President Trump recently announced, via Twitter, that the U.S. will implement a 10% tariff on an additional $300 billion worth of Chinese imports. This latest round of tariff hikes comes on top of the 25% tariffs on approximately $250 billion of imported Chinese products already in place – effectively placing a tariff on all goods imported from China. Further escalating trade tensions, the president went on to label China a currency manipulator after Beijing said it would halt purchases of American farm products and allowed its currency to weaken.
In turn, China has retaliated by slapping tariffs on about $110 billion of U.S. exports. The result of the escalating trade war? Higher costs for American businesses and consumers on commonly used products and materials, sapping the vitality of the U.S. economy and threatening to make the benefits of tax and regulatory reform a distant memory.
The objective of reaching a more fair trading relationship with China makes enormous sense. However, the cost of tariffs almost always falls to American businesses and families. The U.S. imports quite a bit of everyday merchandise from China – in fact, Chinese imports totaled $539.5 billion last year, according to the Office of the U.S. Trade Representative. And the last round of U.S. tariffs, which were implemented in May, cost the average American household $500, according to Katheryn Russ, an economics professor at the University of California at Davis.
With this new tariff, manufacturers, farmers, and technology companies will all take a revenue hit as costs on commonly used products and materials rise – risking a decrease in the U.S.’ recent economic resurgence. A large portion of these proposed tariffs would pertain to consumer goods and technologies such as laptops, tablets, and cellphones, hitting retail markets just as the school year begins and heading into the all-important end-of-year holiday season.
While this new tariff is 10%, compared to previous tariffs of 25%, U.S. companies across industries are still likely to be affected. As Sage Chandler, vice president of international trade for the Consumer Technology Association points out, “Technology is now the backbone of so many other industries,” and therefore, tariffs of this magnitude could “hit far beyond the technology industry.” As a result, production for U.S. companies could become increasingly expensive and the prices on these technologies could increase for American consumers.
To this very point, the U.S. Chamber of Commerce China Center earlier this year released an assessment of the escalation of U.S.-China tariffs under the Section 301 case. Using a dynamic computable general equilibrium (CGE) model, which is an economic model that uses actual economic data to predict outcomes, we simulated the impact of three tariff escalation scenarios and found:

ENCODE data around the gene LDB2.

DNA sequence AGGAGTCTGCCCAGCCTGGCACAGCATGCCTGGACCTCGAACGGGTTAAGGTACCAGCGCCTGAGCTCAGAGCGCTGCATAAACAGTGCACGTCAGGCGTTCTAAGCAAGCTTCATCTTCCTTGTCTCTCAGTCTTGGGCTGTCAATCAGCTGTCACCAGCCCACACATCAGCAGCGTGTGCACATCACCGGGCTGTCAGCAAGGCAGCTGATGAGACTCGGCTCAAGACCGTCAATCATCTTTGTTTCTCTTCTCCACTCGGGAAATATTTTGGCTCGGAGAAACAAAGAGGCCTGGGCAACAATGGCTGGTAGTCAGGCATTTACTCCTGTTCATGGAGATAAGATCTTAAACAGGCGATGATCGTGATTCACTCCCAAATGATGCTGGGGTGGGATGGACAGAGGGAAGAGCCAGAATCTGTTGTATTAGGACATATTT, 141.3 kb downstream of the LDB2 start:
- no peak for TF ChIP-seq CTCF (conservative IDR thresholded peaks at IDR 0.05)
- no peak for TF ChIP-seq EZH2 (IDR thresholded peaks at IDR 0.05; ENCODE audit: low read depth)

- Escalation of bilateral tariffs results in lower GDP, lower employment, lower investment, and lower trade flows for the United States. The annual hit to U.S. GDP ranges from $45 billion to $60 billion in year one, and grows to a range from $89 billion to $125 billion five years later. Cumulatively, the U.S. economy stands to come up $1 trillion short of its baseline potential within ten years of tariff implementation.
- Tariffs would not just hurt tech-intensive industries but also undermine the benefits an open ICT sector offers to the broader economy. Milder scenarios shave up to one-third of a percentage point in TFP from real U.S. GDP growth, threatening a key channel for transmission of the benefits of an open ICT sector to the economy.
As tariffs rapidly escalate, American companies are now being forced to confront these stark realities on an accelerated basis. According to Nikkei Asian Review, more than 50 international companies are at least considering moving production out of China.
The risk of continued tariffs and uncertainty about the future of trade with China is rightfully too big of a gamble for some companies. Many had already begun the process of moving to other countries as production costs in China have risen substantially in recent years, but the pace and scope of such shifts are accelerating. For many U.S. companies, reconfiguring supply chains will take years and, as the Nikkei Asian review reports, “many manufacturers will be forced to set up dual supply chains” that will increase costs and decrease profits – resulting in higher prices for American consumers. Many companies rightfully worry that such a move will result in a net loss of American manufacturing, rather than the on-shoring of jobs from China, given the realities of the global supply chain.
Both nations need to work together to put an end to the trade war. U.S. Chamber CEO Tom Donohue recently stressed that despite the “collateral issues” in terms of China participating in “the theft of intellectual property… there’s enough pressure in both places to move in the right direction.”
The administration is entirely correct in its efforts to address the broad range of unfair Chinese commercial, regulatory, and anticompetitive policies and predatory practices that undermine the value of U.S. intellectual property rights. However, tariffs are the wrong tool to achieve these legitimate objectives. The stability of the U.S.-China commercial relationship is too critical of an issue for American companies, workers, and consumers.